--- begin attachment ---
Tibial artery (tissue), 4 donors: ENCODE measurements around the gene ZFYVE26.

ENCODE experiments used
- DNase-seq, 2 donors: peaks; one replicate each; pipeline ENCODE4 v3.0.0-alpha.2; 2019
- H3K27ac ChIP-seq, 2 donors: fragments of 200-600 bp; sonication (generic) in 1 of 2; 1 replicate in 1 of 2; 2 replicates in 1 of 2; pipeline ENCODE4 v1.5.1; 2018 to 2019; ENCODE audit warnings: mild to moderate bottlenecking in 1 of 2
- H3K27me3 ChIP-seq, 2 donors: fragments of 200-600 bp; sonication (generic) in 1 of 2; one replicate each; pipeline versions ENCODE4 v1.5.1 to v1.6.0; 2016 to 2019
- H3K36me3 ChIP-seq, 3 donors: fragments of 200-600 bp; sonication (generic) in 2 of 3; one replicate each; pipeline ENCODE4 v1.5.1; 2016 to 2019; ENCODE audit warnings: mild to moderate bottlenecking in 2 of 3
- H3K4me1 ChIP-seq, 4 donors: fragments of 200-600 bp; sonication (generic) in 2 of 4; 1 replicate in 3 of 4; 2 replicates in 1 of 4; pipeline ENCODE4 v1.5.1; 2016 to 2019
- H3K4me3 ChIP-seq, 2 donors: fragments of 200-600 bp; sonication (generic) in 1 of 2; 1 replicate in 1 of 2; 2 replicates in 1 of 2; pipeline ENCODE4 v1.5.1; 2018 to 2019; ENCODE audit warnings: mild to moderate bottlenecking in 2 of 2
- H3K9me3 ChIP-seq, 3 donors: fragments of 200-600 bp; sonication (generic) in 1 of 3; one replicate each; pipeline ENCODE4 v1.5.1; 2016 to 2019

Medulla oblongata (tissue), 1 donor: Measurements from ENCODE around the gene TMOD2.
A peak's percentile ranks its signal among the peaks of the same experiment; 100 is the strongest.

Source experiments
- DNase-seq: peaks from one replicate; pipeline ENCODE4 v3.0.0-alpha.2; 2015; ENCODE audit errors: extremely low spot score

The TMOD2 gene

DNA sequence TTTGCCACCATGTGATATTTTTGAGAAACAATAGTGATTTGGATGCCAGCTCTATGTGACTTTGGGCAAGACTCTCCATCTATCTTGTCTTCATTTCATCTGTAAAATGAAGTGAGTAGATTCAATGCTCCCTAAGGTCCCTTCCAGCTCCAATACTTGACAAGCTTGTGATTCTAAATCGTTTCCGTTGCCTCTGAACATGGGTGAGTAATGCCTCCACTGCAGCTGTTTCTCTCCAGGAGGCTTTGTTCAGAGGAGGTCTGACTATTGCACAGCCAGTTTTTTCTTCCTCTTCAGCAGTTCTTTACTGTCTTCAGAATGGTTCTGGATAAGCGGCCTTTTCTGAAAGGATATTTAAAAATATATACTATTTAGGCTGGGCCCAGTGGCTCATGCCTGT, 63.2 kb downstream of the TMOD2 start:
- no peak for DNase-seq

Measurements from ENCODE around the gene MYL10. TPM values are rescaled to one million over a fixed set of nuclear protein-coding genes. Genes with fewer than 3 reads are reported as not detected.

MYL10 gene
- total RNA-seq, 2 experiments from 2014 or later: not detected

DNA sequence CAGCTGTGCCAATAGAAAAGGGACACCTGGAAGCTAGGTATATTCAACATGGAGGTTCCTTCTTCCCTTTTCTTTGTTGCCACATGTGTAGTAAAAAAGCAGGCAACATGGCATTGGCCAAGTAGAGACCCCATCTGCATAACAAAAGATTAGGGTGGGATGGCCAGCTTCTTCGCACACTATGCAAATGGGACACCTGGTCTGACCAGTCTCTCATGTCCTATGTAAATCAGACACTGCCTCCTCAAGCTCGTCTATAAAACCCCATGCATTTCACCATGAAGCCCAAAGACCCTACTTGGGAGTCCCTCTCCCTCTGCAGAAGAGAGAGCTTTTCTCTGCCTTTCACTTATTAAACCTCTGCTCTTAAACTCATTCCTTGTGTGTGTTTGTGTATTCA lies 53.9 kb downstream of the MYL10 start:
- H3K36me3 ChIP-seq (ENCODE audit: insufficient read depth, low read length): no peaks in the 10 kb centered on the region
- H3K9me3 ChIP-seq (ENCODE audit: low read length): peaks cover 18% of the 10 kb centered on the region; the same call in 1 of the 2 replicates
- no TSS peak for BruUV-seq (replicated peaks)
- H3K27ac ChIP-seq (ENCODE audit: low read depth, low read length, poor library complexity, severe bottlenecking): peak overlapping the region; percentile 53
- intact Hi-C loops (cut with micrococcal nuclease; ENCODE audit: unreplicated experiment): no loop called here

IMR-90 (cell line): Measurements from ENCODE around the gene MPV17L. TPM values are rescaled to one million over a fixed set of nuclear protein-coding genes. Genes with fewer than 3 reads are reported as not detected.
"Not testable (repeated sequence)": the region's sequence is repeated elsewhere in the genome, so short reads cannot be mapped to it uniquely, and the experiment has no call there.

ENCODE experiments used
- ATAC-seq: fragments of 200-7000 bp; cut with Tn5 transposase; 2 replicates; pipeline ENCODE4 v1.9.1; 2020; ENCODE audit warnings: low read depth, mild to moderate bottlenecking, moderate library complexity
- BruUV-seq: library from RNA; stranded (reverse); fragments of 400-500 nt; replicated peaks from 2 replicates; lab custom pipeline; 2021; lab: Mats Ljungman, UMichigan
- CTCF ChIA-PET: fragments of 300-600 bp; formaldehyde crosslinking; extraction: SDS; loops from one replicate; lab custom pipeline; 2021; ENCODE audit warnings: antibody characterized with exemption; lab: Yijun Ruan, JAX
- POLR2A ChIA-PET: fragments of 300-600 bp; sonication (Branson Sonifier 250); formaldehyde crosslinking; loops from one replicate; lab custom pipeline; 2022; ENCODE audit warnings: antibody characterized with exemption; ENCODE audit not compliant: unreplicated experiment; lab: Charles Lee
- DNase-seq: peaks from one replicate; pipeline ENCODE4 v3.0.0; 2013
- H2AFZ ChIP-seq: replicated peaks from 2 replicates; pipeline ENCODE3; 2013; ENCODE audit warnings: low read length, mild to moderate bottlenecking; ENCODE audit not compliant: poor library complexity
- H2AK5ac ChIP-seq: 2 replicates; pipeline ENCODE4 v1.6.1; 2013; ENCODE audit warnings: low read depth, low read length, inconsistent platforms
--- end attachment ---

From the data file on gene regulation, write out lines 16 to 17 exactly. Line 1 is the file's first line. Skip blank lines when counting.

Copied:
- no peak for DNase-seq

Measurements from ENCODE around the gene MYL10. TPM values are rescaled to one million over a fixed set of nuclear protein-coding genes. Genes with fewer than 3 reads are reported as not detected.